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Can Culture form part of the Extended Mind?


Silvina Maestro


The hypothesis of extended cognition asserts that human cognitive processes might also include constituents external to the human body, that is, elements in its environment. This essay argues that if we can accept that the mind extends to resources outside the brain, culture might be seen as a case of extended mind. I explore cognitive activities that utilize agent’s biological resources exogenous to the brain; by allowing the concept of cognition to encompass embodied processes, intra-cranial chauvinism might be overcome. I then present ideas that support the active role played by the environment in cognitive processes. Culture and its artefacts, be they physical or not, do not simply scaffold cognition but have the capacity of actively affecting it, enough to make the culture-mind system distinctly different were the constituent elements not to be coupled. Thus, cultural environments form structures that may regulate and restrict the behaviour of agents, dictating their scope of action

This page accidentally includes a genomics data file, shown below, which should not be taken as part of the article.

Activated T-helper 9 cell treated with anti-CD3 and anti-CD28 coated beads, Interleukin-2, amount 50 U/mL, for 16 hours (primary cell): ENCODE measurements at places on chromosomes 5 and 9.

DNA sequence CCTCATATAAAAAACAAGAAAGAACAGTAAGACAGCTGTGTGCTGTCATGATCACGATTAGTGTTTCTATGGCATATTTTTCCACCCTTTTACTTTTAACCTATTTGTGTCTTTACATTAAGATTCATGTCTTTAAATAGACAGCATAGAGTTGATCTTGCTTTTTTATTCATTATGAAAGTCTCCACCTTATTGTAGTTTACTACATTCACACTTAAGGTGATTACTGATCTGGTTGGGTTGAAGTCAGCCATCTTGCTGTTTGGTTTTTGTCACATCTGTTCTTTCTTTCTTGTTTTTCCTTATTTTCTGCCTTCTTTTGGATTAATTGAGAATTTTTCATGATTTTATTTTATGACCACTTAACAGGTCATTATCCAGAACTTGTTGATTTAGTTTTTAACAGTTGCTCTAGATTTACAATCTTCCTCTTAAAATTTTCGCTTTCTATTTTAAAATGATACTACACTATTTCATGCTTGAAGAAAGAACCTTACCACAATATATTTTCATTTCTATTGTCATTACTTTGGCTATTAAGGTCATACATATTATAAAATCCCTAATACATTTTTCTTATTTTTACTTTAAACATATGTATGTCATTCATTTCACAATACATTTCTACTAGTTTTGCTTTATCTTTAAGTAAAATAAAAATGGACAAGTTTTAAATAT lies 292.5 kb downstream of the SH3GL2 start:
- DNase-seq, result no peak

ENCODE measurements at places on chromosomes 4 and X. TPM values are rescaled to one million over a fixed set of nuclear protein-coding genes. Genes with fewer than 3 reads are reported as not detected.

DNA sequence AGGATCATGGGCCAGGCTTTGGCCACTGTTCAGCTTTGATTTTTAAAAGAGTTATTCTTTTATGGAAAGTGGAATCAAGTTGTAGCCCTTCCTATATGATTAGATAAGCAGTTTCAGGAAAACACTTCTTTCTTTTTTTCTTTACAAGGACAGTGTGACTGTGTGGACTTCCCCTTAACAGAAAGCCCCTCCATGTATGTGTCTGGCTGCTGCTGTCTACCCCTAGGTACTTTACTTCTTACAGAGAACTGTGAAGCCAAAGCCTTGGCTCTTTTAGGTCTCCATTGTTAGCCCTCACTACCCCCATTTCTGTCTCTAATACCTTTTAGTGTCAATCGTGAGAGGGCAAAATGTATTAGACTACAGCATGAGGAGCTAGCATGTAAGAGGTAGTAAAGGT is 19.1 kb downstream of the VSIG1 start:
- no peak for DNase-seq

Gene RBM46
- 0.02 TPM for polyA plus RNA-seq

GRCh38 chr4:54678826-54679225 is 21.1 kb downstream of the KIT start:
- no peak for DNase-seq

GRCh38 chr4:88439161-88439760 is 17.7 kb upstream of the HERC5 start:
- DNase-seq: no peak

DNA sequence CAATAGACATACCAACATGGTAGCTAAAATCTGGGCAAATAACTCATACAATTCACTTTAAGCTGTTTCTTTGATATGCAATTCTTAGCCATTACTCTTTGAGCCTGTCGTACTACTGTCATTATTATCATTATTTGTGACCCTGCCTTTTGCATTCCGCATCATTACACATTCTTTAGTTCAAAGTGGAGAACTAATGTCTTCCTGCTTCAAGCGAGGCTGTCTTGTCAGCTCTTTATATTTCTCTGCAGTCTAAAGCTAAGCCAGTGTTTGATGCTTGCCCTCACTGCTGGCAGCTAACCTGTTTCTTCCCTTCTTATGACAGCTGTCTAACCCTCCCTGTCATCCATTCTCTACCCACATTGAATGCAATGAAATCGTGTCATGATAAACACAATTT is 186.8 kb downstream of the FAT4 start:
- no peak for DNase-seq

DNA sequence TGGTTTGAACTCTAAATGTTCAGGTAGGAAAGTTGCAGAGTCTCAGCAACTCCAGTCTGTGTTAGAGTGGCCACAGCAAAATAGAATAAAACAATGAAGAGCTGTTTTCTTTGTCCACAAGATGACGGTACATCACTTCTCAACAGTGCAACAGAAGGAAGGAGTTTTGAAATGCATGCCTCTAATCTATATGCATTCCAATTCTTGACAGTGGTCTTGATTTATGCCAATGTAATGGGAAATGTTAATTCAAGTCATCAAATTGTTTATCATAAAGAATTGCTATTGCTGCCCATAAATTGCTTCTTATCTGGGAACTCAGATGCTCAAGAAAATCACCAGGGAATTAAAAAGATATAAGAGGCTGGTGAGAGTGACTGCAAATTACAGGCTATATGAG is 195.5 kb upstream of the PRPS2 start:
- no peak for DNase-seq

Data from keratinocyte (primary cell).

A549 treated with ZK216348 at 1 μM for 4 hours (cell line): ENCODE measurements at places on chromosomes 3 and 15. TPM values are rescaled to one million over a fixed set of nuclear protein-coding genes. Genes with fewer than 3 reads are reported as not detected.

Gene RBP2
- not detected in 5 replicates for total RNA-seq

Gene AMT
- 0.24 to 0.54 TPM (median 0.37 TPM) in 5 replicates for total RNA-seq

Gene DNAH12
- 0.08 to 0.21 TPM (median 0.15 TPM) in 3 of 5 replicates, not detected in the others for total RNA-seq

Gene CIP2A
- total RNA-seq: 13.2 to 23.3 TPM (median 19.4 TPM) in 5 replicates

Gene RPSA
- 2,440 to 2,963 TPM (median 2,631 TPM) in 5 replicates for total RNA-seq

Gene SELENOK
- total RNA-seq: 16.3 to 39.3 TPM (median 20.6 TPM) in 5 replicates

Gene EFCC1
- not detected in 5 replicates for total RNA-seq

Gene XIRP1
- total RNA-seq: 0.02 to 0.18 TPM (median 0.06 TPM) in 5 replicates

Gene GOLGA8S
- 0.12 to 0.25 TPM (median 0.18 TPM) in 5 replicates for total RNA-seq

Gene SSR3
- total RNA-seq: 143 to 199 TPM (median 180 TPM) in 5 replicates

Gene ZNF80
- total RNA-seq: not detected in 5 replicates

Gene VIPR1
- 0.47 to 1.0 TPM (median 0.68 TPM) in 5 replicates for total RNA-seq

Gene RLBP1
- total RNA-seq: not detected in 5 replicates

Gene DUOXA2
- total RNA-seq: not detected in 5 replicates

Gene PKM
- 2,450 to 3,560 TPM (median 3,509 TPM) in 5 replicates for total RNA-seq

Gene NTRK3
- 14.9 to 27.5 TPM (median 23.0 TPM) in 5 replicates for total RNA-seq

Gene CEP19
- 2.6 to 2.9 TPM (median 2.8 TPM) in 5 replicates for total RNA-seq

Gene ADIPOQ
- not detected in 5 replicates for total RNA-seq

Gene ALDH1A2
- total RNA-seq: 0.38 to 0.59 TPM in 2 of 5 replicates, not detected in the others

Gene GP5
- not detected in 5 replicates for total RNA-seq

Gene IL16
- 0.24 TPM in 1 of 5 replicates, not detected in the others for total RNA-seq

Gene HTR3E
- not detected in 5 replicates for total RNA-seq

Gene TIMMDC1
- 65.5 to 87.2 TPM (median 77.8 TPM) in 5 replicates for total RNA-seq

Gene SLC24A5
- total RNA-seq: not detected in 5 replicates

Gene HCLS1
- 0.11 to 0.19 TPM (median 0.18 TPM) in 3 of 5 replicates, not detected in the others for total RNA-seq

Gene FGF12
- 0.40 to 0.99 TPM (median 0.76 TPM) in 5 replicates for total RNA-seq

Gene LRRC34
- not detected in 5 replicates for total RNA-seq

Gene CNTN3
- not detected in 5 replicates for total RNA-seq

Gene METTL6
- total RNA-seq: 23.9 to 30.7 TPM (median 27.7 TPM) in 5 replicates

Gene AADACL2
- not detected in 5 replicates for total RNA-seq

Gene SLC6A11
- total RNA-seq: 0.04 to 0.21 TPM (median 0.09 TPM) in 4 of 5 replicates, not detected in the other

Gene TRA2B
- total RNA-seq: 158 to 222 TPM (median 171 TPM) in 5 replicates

How to Cite: Maestro, S., 2019. Can Culture form part of the Extended Mind?. Rerum Causae, 10(2), pp.107–116.
Published on 14 Sep 2019.
Peer Reviewed


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